Vol. 42 (2022)
XIX Century: Epoch and Literature

Aleksandre Orbeliani as a Literary Critic

Levan Beburishvili
Ivane Javakhishvili Tbilisi State University

Published 2022-04-30


  • 19th century,
  • Georgian Literature,
  • Georgian Criticism,
  • Georgian Journalism,
  • Aleksandre Orbeliani

How to Cite

Beburishvili, L. (2022). Aleksandre Orbeliani as a Literary Critic. Literary Researches, 42, 86–109. Retrieved from https://literaryresearches.litinstituti.ge/index.php/literaryresearches/article/view/6482


Aleksandre Orbeliani is one of the most interesting representatives of Georgian literature of the nineteenth century. He has worked in several fields of literature – poetry, prose, drama, criticism and journalism. Aleksandre Orbeliani’s literary abilities were most clearly revealed in his critical works. Since the 1850s, he has published a number of articles about both general
literary issues and the works of particular writers.

Aleksandre Orbeliani’s article about Grigol Rcheulishvili’s story “Widow’s Lemons” is noteworthy. In this work, the critic discusses the specifics of the historical fiction in general and points out the inconsistencies that greatly diminish the artistic value of Rcheulishvili’s story. The stories of the prose writer Grigol Rcheulishvili, quite popular among contemporaries, due to their bold approach to historical themes, often caused the displeasure
of the Georgian aristocracy, including Alekandre Orbeliani, who criticizes the writer for distorting the historical past of Georgia. The critic deeply believes that historical truth must be scrupulously preserved in a work created on a historical theme. In his opinion, Grigol Rcheulishvili’s story cannot answer these requirements even a little.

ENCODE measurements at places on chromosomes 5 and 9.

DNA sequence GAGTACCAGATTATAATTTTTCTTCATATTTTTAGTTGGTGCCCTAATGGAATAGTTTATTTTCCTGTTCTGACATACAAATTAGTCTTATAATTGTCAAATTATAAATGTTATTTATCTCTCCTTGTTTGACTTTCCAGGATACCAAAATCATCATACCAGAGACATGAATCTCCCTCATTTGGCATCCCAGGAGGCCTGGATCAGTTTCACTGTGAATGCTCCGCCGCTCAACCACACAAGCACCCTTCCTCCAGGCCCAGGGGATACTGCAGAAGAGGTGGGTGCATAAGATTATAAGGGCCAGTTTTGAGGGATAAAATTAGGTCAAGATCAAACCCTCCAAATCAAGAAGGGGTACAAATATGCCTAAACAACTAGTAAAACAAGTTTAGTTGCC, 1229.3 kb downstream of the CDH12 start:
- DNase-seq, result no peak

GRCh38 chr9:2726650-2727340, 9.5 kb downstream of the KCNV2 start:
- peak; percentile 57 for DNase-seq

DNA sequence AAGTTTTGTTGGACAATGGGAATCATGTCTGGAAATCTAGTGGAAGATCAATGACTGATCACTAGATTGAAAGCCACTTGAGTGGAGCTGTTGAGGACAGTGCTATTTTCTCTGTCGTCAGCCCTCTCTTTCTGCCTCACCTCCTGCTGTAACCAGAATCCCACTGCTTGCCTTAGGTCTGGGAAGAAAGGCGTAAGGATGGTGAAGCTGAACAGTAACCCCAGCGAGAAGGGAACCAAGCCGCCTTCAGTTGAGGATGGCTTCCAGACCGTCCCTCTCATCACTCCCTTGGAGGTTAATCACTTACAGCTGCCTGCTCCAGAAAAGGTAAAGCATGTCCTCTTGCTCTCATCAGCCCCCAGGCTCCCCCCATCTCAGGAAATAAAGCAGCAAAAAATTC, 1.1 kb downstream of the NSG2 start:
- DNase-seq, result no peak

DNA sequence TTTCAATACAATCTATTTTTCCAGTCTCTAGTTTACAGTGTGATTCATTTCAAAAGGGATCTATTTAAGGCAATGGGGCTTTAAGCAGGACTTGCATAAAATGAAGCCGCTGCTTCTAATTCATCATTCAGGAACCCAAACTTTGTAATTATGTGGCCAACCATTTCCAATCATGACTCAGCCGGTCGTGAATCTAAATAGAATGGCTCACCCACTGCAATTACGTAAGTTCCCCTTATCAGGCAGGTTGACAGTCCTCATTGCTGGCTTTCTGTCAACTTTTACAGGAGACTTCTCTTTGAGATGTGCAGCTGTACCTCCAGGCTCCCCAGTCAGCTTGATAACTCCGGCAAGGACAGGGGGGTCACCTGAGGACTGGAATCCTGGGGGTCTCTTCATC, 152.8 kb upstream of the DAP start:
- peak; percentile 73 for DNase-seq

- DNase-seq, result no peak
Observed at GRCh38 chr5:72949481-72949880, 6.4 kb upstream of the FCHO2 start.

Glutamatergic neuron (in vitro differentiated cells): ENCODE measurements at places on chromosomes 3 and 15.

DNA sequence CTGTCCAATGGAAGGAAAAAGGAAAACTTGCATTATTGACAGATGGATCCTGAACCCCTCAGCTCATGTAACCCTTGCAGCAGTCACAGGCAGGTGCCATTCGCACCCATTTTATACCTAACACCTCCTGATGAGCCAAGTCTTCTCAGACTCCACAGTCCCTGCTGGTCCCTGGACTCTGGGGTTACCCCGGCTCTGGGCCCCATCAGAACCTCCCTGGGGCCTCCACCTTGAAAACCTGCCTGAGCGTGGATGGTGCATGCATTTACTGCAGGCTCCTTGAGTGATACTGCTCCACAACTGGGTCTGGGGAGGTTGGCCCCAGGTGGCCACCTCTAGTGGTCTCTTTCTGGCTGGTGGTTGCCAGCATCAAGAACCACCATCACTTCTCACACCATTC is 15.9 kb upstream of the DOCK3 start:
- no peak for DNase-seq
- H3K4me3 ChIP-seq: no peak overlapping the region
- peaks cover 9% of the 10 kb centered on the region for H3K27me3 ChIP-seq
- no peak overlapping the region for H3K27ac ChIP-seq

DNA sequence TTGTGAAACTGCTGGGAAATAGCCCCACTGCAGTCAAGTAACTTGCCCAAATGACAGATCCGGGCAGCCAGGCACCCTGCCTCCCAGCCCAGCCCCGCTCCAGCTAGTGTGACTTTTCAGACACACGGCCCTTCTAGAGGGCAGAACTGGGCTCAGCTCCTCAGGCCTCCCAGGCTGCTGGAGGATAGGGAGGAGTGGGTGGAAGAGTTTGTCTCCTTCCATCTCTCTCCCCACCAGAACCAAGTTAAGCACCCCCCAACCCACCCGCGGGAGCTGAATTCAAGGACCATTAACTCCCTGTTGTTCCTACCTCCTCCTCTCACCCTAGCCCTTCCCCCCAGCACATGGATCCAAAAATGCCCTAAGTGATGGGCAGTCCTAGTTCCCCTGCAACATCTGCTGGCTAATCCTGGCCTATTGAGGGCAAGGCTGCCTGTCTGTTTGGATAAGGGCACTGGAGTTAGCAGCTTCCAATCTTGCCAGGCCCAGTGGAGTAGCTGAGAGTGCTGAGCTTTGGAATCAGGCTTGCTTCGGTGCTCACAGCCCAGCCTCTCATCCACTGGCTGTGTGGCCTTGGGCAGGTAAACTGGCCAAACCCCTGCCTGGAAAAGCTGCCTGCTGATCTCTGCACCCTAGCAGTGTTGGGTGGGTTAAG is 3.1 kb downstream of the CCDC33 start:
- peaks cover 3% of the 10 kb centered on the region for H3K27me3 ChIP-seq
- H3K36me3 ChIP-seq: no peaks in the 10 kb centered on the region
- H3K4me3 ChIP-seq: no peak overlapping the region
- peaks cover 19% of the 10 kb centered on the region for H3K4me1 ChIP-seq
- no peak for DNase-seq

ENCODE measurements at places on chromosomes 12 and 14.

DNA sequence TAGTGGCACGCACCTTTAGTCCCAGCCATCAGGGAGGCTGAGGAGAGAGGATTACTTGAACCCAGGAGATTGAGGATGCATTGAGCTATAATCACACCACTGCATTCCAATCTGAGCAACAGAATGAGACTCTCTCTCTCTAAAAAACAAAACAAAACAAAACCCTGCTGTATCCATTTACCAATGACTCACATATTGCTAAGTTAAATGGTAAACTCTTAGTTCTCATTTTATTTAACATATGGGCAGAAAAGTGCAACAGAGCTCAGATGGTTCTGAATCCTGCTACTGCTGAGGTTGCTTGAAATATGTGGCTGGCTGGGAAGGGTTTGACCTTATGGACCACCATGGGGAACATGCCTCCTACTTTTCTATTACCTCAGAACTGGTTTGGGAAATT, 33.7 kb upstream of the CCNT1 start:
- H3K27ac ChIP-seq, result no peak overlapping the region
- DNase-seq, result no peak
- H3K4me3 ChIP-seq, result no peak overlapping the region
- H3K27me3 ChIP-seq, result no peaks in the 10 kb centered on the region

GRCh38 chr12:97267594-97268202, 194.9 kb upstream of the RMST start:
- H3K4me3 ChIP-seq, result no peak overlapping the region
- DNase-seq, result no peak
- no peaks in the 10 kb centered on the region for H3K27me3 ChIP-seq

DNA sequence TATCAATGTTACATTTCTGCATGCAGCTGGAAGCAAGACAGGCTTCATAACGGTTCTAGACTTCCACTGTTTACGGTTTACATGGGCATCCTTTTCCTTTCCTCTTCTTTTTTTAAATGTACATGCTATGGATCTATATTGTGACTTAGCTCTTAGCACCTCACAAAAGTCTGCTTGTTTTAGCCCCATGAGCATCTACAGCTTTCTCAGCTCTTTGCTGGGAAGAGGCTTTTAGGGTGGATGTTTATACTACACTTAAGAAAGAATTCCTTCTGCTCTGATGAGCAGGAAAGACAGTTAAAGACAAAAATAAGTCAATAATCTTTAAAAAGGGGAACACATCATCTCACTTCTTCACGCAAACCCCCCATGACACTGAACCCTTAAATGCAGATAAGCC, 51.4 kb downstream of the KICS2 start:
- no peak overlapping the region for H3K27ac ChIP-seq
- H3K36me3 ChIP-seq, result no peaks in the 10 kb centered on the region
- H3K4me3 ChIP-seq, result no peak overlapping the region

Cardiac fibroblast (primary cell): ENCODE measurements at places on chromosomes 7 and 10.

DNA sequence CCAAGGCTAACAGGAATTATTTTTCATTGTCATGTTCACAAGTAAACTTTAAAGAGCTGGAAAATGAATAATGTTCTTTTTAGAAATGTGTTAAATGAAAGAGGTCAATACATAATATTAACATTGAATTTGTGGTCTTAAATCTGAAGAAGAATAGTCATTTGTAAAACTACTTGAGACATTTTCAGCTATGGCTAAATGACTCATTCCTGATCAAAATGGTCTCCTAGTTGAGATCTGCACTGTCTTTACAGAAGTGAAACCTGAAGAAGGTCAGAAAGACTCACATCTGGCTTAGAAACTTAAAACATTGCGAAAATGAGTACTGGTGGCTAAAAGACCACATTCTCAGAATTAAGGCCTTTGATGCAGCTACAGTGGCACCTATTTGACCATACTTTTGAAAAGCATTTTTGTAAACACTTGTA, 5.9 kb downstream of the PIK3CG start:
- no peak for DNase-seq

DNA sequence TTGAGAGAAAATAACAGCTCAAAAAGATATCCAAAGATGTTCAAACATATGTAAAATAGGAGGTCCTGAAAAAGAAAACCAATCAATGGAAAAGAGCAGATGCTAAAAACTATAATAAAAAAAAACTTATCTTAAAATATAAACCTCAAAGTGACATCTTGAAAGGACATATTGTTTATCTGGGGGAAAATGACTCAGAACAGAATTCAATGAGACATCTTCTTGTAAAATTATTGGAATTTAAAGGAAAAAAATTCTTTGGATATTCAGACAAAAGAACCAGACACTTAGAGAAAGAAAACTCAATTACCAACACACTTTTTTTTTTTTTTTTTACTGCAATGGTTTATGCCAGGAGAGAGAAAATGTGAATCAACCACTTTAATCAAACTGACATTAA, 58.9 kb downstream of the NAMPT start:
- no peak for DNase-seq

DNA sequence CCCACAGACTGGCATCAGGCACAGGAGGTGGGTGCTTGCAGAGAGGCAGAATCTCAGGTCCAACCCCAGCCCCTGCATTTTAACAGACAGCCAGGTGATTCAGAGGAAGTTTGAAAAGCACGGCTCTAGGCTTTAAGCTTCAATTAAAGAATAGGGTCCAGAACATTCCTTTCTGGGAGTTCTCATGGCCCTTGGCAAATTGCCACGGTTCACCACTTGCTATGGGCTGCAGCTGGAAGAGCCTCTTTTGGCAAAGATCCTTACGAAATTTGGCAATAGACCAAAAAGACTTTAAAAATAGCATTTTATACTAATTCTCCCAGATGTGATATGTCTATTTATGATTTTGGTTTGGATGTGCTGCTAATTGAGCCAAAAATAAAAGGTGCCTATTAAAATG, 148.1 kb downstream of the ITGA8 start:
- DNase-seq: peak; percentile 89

Aleksandre Orbelian’s heartache is mainly caused by the writer’s interpretation of King Erekle’s character. The name of his own grandfather, King Erekle, was most precious to the critic. That is why he cannot hide his displeasure, because he thinks that the writer is saying an “insulting word” about him.

Aleksandre Orbeliani is outraged by the circumstances, in Rcheulishvili’s story, King Erekle, this historical hero and great commander-in-chief, is presented as a mediator between the lovers. Aleksandre Orbelian considers the tone and behavior of Erekle, to be completely inappropriate (toothless jokes, secretly listening to lovers). Alexander Orbeliani cannot forgive Grigol Rcheulishvili for posting the words that a peasant from Kartli allegedly said to Erekle: “step father of Kartli and father of Kakheti”. According to the critic, none of the peasants could dared to say these words to the king, and this story was actually invented by Erekle’s enemies.

In the article “Attached to the Attachment”, the critic discusses Daniel Chonkadze’s “Suram Fortress” and does not share the artistic concept of the story. Aleksandre Orbeliani does not consider it right to criticize the nobility as a separate social stratum. According to him, the writer should be interested
in more general, ethical problems.

It is noteworthy that Aleksandre Orbeliani notices the emergence of two main currents in Georgian public thought, the birth of two groups, which he conventionally calls “conservatives and progressives.” The critic considers this event as a completely natural and welcome fact.

The fate of the Georgian language, its present and future was one of the main thoughts of Aleksandre Orbeliani. In his article “A Few Words on Comedy “Divorce”, Aleksandre Orbeliani questions Platon Ioseliani’s views on Giorgi Eristavi’s linguistic innovation. Orbeliani points out that it is impossible to generalize the language of Giorgi Eristavi’s comedies in all realms of written speech, as it is suitable for works of the comedy genre and in
no case can it claim a common literary language. At the same time, the critic acknowledges the need for a unified literary language.

Aleksandre Orbeliani is one of the most prominent figures in Georgian literature of the 1850s, and together with Nikoloz Berdznishvili and Mikheil Tumanishvili, he stands at the forefront of nineteenth-century Georgian literary criticism.